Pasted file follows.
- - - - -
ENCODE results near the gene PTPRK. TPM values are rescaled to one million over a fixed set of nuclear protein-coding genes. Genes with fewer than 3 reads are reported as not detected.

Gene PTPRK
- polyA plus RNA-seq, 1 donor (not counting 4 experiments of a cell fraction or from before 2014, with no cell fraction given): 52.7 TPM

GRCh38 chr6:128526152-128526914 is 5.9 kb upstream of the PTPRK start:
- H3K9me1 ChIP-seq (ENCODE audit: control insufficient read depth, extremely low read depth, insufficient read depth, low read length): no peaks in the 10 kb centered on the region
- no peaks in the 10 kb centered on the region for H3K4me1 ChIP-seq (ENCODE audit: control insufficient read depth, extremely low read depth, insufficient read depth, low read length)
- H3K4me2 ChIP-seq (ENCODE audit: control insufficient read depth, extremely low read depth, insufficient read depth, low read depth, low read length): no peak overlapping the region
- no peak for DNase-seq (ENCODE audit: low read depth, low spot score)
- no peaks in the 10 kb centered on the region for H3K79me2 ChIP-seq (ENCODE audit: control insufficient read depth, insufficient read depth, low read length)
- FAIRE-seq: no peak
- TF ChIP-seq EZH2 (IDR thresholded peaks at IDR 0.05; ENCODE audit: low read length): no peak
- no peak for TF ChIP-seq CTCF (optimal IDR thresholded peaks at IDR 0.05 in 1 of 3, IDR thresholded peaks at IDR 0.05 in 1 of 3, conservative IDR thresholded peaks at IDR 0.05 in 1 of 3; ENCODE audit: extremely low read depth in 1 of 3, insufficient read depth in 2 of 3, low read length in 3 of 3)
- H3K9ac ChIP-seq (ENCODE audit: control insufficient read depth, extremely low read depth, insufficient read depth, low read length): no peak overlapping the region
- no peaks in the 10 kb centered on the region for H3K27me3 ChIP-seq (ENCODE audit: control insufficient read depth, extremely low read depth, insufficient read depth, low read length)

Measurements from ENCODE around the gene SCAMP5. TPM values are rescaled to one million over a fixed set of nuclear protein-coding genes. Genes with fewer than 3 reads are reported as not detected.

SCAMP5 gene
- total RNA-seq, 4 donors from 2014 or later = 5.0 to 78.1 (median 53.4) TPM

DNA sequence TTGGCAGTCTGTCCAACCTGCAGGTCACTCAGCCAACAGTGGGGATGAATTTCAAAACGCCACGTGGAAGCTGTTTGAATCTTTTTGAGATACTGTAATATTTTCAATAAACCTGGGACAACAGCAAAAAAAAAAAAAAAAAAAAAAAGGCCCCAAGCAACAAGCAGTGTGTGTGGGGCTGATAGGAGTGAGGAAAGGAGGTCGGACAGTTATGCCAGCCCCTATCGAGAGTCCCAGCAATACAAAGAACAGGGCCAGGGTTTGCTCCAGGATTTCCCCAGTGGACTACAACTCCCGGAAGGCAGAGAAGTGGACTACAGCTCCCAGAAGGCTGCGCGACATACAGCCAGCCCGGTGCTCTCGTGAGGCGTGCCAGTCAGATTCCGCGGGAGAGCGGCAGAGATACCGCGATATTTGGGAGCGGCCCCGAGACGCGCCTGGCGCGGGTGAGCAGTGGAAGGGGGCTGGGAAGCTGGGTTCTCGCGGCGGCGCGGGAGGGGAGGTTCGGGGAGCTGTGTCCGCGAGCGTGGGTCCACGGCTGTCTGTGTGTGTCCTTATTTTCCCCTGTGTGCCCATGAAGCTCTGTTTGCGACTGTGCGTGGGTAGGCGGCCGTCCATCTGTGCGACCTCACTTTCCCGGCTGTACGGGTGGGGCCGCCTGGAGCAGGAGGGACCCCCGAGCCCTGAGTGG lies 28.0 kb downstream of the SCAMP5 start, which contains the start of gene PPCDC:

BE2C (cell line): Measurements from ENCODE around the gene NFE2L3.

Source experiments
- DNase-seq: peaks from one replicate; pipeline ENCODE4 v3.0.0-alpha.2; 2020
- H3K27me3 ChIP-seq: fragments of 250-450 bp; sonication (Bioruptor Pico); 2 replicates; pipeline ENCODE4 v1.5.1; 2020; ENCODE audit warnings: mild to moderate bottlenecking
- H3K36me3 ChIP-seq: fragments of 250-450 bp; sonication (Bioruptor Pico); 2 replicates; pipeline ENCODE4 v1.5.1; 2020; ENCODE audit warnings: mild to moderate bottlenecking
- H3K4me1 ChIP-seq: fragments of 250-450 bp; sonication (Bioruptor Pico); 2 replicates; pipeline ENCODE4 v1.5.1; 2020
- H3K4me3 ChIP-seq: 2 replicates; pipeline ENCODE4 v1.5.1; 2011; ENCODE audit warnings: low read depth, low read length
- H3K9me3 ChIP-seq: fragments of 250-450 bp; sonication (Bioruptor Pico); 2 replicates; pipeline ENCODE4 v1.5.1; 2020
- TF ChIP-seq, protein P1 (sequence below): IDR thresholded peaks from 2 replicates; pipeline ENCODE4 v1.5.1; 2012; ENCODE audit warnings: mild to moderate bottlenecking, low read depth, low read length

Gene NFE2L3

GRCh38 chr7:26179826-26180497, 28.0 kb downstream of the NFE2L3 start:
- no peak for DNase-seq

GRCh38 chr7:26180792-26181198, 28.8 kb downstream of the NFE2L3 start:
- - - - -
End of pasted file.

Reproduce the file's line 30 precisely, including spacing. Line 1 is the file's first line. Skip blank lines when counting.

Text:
- no peak for DNase-seq